Yes, I heavily rely on such a device, as most of my devices are asynchronously online, e.g I have a laptop for work and a home PC. When I’m at home I do my work on the PC, then turn it off. The next day I usually turn on the laptop when I arrive at work. The laptop then starts syncing the changes from the previous day from the central server.
A bunch of computers - android, windows, linux in all sizes (from smartphone/tablet over server racks to tower pc) that is connected in a wild mix of star and mesh topology using syncthing. Some folders are shared between all, some are only shared only between some, depending on needs and storage.
I also have a second set of instances running (on some machines) that share folders to my friends. I don’t want my friends to interfere with my “home” syncthing setup, so I’m using segregated syncthing instances for that matter, to form an entirely separate cluster that is totally unaware of the other.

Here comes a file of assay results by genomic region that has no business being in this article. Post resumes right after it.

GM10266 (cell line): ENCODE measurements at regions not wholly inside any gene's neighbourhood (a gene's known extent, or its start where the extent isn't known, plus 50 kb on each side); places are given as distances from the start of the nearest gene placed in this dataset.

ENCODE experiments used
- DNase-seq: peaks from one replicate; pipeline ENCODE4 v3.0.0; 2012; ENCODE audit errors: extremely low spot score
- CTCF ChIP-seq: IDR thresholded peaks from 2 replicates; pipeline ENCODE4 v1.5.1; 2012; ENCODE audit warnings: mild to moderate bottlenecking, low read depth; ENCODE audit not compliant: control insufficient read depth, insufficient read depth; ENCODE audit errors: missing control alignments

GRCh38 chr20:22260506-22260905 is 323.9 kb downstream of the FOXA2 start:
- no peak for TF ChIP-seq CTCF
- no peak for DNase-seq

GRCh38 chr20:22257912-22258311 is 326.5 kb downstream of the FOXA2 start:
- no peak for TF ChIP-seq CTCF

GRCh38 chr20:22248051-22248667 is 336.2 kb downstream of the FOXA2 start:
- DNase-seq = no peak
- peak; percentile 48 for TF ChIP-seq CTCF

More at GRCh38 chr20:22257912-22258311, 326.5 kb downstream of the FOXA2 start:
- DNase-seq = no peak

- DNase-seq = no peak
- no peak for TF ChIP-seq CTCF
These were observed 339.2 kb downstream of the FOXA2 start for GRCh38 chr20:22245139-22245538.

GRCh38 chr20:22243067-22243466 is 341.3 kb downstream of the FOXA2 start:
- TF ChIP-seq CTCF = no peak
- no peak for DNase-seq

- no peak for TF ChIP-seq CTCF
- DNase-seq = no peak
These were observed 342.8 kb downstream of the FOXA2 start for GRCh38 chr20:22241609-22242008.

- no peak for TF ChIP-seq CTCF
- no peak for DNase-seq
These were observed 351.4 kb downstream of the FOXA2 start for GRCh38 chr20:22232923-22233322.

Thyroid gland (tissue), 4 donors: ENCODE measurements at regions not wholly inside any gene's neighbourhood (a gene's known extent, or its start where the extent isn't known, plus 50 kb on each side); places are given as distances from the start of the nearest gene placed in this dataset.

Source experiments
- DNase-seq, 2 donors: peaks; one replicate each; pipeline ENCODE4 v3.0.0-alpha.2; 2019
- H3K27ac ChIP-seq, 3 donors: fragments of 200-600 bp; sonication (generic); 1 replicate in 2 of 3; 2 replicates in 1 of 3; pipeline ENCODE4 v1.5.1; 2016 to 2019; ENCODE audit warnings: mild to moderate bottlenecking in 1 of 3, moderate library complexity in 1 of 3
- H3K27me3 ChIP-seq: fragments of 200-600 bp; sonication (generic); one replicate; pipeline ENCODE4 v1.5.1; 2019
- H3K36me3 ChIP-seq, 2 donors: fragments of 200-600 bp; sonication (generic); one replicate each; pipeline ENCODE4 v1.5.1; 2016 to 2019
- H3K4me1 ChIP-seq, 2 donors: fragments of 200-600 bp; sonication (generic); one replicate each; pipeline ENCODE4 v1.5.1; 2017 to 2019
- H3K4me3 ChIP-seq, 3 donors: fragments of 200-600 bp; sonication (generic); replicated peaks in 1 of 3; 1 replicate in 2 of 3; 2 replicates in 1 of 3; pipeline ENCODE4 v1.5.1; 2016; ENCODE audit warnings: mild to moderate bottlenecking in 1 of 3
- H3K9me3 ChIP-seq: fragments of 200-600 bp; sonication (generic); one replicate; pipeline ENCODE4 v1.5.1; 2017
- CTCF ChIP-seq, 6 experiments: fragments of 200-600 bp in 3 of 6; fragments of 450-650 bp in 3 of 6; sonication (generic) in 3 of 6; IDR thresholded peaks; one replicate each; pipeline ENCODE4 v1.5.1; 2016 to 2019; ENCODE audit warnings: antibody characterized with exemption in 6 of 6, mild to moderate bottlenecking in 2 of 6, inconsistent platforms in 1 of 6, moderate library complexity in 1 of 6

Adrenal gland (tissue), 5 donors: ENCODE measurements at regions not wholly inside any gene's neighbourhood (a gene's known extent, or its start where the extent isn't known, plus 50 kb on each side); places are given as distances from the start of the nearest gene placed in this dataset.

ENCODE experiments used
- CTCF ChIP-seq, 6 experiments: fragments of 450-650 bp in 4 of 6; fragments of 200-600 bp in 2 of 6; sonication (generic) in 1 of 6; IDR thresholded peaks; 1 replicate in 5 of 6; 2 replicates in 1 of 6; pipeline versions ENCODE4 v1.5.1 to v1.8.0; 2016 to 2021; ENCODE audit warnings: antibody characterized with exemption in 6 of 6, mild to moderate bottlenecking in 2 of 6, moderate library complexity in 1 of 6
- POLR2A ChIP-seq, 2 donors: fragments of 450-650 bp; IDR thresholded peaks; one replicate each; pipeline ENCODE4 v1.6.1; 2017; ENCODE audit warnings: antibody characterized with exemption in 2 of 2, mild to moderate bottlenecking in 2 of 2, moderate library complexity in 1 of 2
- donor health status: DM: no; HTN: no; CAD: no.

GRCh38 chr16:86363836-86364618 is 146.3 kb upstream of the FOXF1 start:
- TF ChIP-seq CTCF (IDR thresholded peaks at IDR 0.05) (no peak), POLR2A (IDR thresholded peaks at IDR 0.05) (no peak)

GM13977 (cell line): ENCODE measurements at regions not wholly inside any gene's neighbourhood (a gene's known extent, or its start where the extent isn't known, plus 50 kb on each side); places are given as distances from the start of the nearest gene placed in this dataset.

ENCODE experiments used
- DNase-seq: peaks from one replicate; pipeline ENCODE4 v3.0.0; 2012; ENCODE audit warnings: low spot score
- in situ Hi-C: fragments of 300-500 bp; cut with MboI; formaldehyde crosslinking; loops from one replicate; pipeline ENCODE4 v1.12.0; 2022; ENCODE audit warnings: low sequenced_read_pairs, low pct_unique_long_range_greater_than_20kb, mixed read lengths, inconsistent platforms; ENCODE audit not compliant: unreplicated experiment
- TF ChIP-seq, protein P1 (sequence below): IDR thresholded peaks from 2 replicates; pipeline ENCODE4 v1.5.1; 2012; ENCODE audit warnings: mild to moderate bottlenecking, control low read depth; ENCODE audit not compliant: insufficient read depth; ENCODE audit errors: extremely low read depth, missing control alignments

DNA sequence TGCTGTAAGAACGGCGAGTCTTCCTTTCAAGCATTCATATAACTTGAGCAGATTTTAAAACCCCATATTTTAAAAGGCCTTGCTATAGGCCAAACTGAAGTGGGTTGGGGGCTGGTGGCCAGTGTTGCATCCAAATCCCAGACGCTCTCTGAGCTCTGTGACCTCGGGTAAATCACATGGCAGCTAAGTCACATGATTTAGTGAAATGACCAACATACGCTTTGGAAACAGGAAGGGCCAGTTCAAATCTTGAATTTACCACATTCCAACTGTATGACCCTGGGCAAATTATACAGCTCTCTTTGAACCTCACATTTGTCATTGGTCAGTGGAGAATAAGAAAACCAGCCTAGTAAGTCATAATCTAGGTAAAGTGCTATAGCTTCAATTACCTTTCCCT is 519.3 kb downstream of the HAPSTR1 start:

Not really sure if it defines as cloud, but yes I store encrypted backups on a remote storage-only server using BorgBackup.
I already mentioned BorgBackup. I do additional local backups via cold/offline storage disks. I send data to these disks using FreeFileSync (I connect the backup disks in regular intervalls, copy stuff over, then disconnect and store the backup disks again). For actively syncing data, my day-to-day tool really is Syncthing.
I also have a handful of config files that need to be synced between two servers, but change very rarely. Those configs also need to by owned by a system user, so using syncthing for this feels overkill. Instead I use a combination of autossh (automatic ssh tunnel) and Lsyncd (inotify-trigger-based rsync) to sync these few kilobytes of very-low-frequency files.